So the farce that was the UK General Election 2017 has come to an end. Glorious leader Theresa May spun back on her own words about not calling one in the first place and justified it by saying that all the division in Westminster can be settled and a strong Tory majority will strengthen her hand at the negotiating table in Brexit negotiations.
This did not happen. A strong and resurgent Labour Party under Jeremy Corbyn ran a fantastic campaign focused around truly progressive and forward-looking policies that really resonated with the electorate, especially the younger generations who came out and voted in numbers never seen before.
What happened was Labour gained an extra 30 MPs and the Tories lost 13 and this resulted in them losing their majority in the House of Commons and a Hung Parliament ended up being the result for the second time in 7 years.
Other changes at this election saw the Scottish National Party (SNP) lose a fair few of its seats in Scotland to both Labour and the Tories. This is presumably because of many people in Scotland’s opposition to a second referendum on Scottish Independence, something being planned by the Scottish Government.
Another wonderful change that was seen, was the total collapse of the UKIP vote, they only had 1 MP to begin with but it is still lovely to see that people saw the light and didn’t bother to vote for them as much as in 2015.
In the aftermath of the election, Theresa May continued on as Prime Minister, which she is entitled to do as leader of the largest political party and is now seeking the backing of the Democratic Unionist Party (DUP) from Northern Ireland. We’re told that there will be no official coalition and the support from the DUP will be on a confidence and supply basis and vote by vote system.
Negotiations between the Tories and the DUP are ongoing and very few details have come through and not too many people actually know what is going on. We do know that the Queen’s Speech (the event setting out the Government’s legislative agenda) may be delayed though, something very rare.
What is clear is the Labour Party and Jeremy Corbyn has stepped up and is presenting the nation with a clear legislative agenda and direction that they wish to take the country and is fully prepared to start this straight away.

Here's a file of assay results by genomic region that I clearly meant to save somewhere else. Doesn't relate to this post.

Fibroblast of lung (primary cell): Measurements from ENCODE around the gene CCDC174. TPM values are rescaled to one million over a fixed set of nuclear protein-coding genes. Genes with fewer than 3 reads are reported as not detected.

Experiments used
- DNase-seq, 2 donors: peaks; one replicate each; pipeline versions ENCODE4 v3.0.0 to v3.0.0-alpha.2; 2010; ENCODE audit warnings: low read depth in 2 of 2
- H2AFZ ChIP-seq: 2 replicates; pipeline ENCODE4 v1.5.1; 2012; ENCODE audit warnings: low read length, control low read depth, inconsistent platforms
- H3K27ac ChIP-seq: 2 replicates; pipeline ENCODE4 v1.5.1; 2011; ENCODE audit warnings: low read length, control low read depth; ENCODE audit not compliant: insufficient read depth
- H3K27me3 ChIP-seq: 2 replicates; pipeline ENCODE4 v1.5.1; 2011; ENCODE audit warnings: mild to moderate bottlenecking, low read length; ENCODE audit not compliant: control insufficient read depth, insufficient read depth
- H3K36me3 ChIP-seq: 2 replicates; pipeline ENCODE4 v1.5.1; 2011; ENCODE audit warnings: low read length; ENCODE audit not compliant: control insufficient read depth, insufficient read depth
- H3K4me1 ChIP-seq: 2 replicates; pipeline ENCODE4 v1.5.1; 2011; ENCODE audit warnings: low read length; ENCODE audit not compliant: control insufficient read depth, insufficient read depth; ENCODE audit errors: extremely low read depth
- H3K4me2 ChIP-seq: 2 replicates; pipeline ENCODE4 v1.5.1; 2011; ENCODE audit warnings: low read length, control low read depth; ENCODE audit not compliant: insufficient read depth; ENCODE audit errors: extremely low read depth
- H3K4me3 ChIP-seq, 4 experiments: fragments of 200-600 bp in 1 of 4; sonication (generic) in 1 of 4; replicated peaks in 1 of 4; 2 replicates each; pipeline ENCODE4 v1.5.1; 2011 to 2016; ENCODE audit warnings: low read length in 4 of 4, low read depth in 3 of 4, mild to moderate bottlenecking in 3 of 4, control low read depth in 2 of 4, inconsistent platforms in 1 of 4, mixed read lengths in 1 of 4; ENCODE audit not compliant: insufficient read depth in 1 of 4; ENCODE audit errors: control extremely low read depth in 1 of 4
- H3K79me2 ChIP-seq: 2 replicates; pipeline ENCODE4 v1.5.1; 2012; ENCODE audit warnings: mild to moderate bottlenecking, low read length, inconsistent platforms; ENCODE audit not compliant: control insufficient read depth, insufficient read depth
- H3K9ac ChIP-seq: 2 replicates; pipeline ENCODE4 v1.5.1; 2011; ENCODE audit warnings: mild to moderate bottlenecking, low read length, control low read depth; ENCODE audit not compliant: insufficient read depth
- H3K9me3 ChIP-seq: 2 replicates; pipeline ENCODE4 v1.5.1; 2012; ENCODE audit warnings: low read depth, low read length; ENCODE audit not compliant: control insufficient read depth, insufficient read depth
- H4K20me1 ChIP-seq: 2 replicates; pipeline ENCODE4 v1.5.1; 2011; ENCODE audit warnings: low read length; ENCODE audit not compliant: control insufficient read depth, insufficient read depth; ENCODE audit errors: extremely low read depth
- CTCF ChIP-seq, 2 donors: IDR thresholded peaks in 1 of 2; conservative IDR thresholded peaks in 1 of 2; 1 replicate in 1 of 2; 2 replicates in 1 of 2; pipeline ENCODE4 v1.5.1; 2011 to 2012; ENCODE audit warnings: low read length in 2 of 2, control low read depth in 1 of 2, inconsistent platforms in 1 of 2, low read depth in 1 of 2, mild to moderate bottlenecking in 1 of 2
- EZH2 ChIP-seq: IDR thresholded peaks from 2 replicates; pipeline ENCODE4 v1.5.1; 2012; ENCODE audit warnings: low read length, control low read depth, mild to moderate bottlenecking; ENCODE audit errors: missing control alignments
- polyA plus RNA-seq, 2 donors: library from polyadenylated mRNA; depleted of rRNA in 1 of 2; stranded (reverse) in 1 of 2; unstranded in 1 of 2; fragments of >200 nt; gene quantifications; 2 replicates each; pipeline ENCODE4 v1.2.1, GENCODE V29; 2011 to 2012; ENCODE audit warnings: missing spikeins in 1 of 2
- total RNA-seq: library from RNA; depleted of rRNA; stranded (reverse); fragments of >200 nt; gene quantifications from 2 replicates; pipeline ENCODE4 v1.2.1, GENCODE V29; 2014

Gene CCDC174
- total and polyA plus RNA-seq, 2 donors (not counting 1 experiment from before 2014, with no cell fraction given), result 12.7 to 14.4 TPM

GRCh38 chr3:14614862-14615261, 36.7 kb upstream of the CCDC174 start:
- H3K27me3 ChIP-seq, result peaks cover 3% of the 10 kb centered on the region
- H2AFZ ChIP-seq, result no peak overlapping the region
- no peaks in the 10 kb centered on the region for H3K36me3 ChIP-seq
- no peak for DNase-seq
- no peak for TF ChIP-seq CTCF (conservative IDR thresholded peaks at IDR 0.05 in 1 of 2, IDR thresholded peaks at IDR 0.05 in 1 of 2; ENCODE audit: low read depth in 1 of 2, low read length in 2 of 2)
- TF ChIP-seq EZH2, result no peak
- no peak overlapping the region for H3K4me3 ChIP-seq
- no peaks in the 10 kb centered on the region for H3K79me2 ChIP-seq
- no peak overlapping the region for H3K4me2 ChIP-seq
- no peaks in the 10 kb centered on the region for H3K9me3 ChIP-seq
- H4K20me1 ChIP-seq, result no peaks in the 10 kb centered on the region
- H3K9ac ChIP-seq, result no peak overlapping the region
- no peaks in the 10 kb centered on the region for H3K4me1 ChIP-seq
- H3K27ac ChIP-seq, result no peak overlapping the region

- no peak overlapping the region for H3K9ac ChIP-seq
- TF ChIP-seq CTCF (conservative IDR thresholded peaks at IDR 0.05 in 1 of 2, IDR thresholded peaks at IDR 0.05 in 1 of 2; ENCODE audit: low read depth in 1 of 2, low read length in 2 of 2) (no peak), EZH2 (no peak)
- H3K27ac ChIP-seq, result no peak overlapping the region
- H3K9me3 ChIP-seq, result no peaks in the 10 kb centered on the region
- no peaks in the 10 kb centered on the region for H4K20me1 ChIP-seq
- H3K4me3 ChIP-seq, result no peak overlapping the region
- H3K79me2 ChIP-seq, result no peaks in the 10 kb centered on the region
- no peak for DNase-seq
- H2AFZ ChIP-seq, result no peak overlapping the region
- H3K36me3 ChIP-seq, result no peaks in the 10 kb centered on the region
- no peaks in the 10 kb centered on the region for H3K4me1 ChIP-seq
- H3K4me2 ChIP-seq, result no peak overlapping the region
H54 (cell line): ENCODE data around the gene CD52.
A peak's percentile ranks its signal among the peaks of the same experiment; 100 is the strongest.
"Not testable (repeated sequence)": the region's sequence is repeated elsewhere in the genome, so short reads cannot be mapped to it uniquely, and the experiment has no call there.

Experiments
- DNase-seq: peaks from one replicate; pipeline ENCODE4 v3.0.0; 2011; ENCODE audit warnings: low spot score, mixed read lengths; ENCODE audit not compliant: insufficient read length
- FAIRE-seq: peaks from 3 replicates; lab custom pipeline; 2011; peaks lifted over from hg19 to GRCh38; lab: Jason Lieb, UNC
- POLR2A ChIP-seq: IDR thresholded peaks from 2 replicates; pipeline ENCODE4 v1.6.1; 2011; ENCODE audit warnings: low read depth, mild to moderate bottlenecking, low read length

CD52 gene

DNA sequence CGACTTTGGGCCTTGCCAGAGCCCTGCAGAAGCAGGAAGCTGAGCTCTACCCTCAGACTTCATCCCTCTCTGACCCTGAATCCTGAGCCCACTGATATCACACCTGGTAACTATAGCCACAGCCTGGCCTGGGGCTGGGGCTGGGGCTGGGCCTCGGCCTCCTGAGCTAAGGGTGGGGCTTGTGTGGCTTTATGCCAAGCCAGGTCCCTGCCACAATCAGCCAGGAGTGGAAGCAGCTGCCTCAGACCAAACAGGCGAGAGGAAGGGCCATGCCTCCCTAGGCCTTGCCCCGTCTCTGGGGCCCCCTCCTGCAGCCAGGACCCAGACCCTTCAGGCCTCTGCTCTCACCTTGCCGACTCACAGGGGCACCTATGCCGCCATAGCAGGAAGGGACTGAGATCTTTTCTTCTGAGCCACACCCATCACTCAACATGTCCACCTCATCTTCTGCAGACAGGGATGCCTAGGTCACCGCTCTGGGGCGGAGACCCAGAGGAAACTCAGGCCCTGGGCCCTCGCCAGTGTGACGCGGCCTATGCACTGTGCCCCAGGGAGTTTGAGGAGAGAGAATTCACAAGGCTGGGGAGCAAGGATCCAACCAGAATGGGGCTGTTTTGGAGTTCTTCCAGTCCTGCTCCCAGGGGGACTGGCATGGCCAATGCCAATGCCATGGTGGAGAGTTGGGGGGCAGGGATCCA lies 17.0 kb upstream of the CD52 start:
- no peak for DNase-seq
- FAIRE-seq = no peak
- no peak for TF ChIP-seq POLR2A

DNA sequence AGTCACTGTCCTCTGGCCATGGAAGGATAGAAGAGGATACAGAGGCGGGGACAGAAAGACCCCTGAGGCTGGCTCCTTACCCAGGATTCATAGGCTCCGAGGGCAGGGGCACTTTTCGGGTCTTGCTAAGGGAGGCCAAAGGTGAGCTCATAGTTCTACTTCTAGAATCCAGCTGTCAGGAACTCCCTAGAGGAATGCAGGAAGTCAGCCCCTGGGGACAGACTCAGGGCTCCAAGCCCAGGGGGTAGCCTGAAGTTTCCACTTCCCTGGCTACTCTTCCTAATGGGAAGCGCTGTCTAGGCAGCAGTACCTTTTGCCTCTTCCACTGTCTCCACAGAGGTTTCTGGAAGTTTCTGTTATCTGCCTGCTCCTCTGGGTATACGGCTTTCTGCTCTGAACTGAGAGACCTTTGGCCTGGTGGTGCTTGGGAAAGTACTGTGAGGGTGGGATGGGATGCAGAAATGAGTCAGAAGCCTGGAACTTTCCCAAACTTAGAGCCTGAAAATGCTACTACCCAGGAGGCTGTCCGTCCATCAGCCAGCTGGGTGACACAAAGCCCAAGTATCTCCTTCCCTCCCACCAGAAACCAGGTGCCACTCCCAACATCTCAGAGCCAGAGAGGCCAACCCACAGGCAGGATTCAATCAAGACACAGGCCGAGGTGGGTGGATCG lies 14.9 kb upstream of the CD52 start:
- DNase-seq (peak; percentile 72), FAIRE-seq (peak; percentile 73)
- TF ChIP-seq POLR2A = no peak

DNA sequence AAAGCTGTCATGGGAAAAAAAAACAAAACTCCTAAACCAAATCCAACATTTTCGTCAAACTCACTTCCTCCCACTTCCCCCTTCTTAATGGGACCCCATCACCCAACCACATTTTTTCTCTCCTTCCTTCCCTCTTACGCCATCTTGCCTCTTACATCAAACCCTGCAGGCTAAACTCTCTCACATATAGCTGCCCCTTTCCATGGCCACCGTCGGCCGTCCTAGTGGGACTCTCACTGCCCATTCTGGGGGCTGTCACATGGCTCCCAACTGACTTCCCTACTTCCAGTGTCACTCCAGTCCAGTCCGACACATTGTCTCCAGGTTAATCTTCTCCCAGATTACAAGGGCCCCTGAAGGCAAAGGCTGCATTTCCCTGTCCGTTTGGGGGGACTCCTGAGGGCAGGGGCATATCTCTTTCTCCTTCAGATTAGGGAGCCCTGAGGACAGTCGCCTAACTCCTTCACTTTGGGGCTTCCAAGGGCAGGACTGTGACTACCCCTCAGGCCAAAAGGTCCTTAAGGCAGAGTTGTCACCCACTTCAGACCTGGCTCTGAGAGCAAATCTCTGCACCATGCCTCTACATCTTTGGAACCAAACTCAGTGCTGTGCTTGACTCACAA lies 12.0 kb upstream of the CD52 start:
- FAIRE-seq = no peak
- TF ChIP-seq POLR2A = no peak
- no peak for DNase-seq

In regard to the effect this election has had on British democracy it reaches at several levels. Firstly, the increased number of young people, especially the 18-24 age group voting is something to be celebrated. The percentages are still behind that of their elder counterparts but compared to previous elections, it is a much better result. Secondly, overall participation and turnout at this election is something to be celebrated; more people voted in this election than any other election since 1992.
But whether this election taking place in the first place being good for democracy is another issue. It could be argued that; yes, Theresa May was being democratic in going to the people to give them their say. However, on the contrary the result of the election has thrown the whole democratic process up in the air.
With the level of influence the DUP are expected to be gaining (whose uber-conservative social beliefs are not in line with that of the rest of the country) this causes issue for concern. Also, with the inconclusive election result, people should not be surprised if there is another election within 6 months to a year.
Whilst there was a high turnout at the election, the British people are not keen on voting all the time and do expect their Governments to be able to get on with things and govern.
The true failure of this whole election cycle is Theresa May’s total failure on delivering her prized ‘strong and stable’ message. As a result of her campaign and what she has done there is now no strength and stability within Westminster, she is weak and wobbly. The length of time it will take for there to be strength and stability all depends on how long it takes for Jeremy Corbyn to start living in Number 10.